“Cards are war, in disguise of a sport.” ~ Charles Lamb (1832)
Last week in my Review of The Plane Above: Secrets of the Astral Sea, I mentioned that when I ordered my copy of this new sourcebook, I also order a deck of the new Three-Dragon Ante: Emperor’s Gambit. Now I had seen the previous version of the game played at PAX East 2010, and Wizards of the Coast had even sponsored a Three-Dragon Ante Tournament at the expo.
The card game looked fun and fast-paced, and I was kinda hooked just watching. I did my best to track down a copy of the game while in Boston that weekend, but sadly, to no avail! The few copies which had been brought along by merchants were sold out, and WotC had none at their booth. So right there, I vowed I would acquire a copy of the new version when it came out in April!
So as promised last week, here is a review of the “cards brought to our world from the taverns and game tables of the Dungeons & Dragons world!”
Three-Dragon Ante: Emperor’s Gambit
- Game Design/Rules: Rob Heinsoo & Bill McQuillan
- Graphic Design: Jino Choi and Emi Tanji
- Publisher: Wizards of the Coast
- Year: 2010
- Media: Card Deck (70 cards)
- Retail Cost: $14.99 ($10.19 from Amazon)
Three-Dragon Ante: Emperor’s Gambit is a stand-alone card game for 2 to 6 Players which is said to have originated in the gambling houses of the Dungeons & Dragons world. The game consists of 70 full color cards, with two additional “rules cards” for quick reference during the course of play. A small rules booklet is provided, which contains the basic rules, optional rules, and two appendices, detailing special “theme” decks which can be created and rules for using Three-Dragon Ante: Emperor’s Gambit within a D&D game itself. As it is a gambling game, poker chips or some other counters are needed to represent “gold”, as well as paper and pencil to keep track of the “markers”, if and when Players go into debt during a gambit.
The production quality of the game is very good, with solid design work on the cards, and an easy-to-follow rules book. The cards themselves have a good feel to them, uniquely shaped, and are about as wide as standard playing cards, but about a third taller, with a nifty looking back illustration, and handsome looking “suits” of dragon images and other designs. While I liked the artwork on the cards, I would have preferred to have seen it be more evocative of artwork that might appear on a deck of cards from a fantasy world. The dragon images are definitely pretty to look at, and “suits” are easy to tell apart, but some of them look like they were obviously “graphically designed” rather than drawn as you would expect a deck from a quasi-medieval world to be.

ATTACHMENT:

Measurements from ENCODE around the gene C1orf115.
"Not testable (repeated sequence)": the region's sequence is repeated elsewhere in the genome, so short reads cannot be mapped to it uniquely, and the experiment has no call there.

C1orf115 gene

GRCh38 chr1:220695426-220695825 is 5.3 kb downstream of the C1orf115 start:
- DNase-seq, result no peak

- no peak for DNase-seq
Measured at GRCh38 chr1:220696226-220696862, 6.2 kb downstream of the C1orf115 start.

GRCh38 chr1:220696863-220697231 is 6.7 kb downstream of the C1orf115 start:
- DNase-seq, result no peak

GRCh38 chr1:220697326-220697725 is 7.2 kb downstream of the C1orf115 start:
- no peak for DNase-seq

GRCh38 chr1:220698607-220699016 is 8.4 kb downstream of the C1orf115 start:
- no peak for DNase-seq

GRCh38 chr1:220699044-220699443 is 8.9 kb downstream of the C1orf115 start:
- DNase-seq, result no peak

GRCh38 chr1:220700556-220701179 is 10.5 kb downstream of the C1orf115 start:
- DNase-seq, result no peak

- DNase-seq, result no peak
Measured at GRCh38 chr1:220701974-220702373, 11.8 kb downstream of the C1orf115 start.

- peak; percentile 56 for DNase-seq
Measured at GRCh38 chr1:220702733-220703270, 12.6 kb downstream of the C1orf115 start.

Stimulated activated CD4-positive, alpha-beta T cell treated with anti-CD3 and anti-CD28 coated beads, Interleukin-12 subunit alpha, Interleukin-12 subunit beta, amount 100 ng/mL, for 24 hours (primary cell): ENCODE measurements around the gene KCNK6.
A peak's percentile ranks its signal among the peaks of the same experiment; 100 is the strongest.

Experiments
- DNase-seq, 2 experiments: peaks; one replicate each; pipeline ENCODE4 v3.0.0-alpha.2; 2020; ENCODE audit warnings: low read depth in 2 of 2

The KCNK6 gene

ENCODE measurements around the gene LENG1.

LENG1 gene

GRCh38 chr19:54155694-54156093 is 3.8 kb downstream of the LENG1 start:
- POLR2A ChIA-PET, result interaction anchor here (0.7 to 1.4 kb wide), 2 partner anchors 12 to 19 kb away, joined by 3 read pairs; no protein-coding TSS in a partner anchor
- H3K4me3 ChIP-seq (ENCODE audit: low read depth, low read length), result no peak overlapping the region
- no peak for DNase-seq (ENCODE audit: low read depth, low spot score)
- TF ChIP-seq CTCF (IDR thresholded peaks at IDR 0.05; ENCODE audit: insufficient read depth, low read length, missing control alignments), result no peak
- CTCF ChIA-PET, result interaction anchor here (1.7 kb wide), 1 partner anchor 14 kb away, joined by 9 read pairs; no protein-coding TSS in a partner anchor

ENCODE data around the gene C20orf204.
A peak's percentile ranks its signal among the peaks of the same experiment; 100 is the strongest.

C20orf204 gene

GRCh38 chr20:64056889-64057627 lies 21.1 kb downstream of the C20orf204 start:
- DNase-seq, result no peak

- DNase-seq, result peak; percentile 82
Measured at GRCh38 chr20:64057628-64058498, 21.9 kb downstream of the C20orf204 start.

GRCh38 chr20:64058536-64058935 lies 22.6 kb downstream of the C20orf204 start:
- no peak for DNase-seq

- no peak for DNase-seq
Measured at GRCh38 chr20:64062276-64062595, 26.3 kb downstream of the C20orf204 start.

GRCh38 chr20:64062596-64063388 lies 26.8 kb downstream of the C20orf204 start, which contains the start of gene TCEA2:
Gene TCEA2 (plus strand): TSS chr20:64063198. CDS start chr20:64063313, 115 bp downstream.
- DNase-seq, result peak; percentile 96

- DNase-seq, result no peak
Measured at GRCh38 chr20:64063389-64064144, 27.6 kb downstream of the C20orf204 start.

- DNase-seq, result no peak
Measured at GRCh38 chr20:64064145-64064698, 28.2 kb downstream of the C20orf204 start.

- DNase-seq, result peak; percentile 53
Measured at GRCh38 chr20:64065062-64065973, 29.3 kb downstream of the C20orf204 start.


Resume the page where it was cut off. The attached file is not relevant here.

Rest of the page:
The game is easy to learn, and is played out in a series of “gambits” of three cards, which make up a “flight” – highest total value of the flight wins the stakes. Flights of matching “suits”, or of matching strength (all the same value), are given special powers at the end of each gambit, such as to take gold from players or the stakes, and even steal cards for your next hand. Each type of card also has special powers, which get to be called into play if you play a card of equal or lesser strength than the person prior to you. The powers range from taking an extra card, to getting paid by other players based upon what card they have showing in their gambit, to forcing more money into the pot.
[Editor’s Note: WotC was kind enough to provide a complete set of the Three-Dragon Ante: Emperor’s Gambit rules on their website, and you can download a copy to check out them out. ]
The actual game play experience is really fun, and gold changes hands very quickly back and forth across the table. The rules don’t do the game justice, and until you play your first few gambits, reading them is not going to convince you on how enjoyable the game play will be. It is possible for the game to be as short as a single gambit, as it ends when one player runs out of gold in his “hoard”, but it is fairly unlikely. Most games are going to last through several gambits, and you can set optional rules to quit after a particular number of gambits, or when a Player has accumulated a certain sized “hoard”, rather than ending when one Player goes out of chips. While unlikely to replace Texas Hold-Em any time soon on the major gambling circuit, the game has a nice element of chance to it, and using chips or counters is a must to make the game feel complete. I myself played with amber-colored glass “Go” counters, and their goldish color made for a nifty appearance on the gaming table.